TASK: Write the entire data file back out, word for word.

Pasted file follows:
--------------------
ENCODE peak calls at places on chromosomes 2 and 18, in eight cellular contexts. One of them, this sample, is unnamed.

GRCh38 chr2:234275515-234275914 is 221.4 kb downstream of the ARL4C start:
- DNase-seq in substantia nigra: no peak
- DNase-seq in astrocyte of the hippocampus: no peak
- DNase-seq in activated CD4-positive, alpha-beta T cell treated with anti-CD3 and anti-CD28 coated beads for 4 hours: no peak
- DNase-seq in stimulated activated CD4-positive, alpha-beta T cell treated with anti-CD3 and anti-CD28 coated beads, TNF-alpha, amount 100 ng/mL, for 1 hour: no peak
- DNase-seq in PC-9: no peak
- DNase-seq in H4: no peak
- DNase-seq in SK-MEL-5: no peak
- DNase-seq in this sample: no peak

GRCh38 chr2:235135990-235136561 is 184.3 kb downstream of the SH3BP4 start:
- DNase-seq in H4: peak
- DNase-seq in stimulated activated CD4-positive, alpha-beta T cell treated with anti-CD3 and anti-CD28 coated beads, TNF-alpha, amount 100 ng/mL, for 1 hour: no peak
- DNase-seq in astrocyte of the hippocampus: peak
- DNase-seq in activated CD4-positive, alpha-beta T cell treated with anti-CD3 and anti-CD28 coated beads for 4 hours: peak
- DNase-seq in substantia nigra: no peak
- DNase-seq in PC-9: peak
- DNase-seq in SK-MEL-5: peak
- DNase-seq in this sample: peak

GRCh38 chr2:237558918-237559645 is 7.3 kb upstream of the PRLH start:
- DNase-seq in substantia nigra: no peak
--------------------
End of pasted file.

ENCODE peak calls at places on chromosomes 2 and 18, in eight cellular contexts. One of them, this sample, is unnamed.

GRCh38 chr2:234275515-234275914 is 221.4 kb downstream of the ARL4C start:
- DNase-seq in substantia nigra: no peak
- DNase-seq in astrocyte of the hippocampus: no peak
- DNase-seq in activated CD4-positive, alpha-beta T cell treated with anti-CD3 and anti-CD28 coated beads for 4 hours: no peak
- DNase-seq in stimulated activated CD4-positive, alpha-beta T cell treated with anti-CD3 and anti-CD28 coated beads, TNF-alpha, amount 100 ng/mL, for 1 hour: no peak
- DNase-seq in PC-9: no peak
- DNase-seq in H4: no peak
- DNase-seq in SK-MEL-5: no peak
- DNase-seq in this sample: no peak

GRCh38 chr2:235135990-235136561 is 184.3 kb downstream of the SH3BP4 start:
- DNase-seq in H4: peak
- DNase-seq in stimulated activated CD4-positive, alpha-beta T cell treated with anti-CD3 and anti-CD28 coated beads, TNF-alpha, amount 100 ng/mL, for 1 hour: no peak
- DNase-seq in astrocyte of the hippocampus: peak
- DNase-seq in activated CD4-positive, alpha-beta T cell treated with anti-CD3 and anti-CD28 coated beads for 4 hours: peak
- DNase-seq in substantia nigra: no peak
- DNase-seq in PC-9: peak
- DNase-seq in SK-MEL-5: peak
- DNase-seq in this sample: peak

GRCh38 chr2:237558918-237559645 is 7.3 kb upstream of the PRLH start:
- DNase-seq in substantia nigra: no peak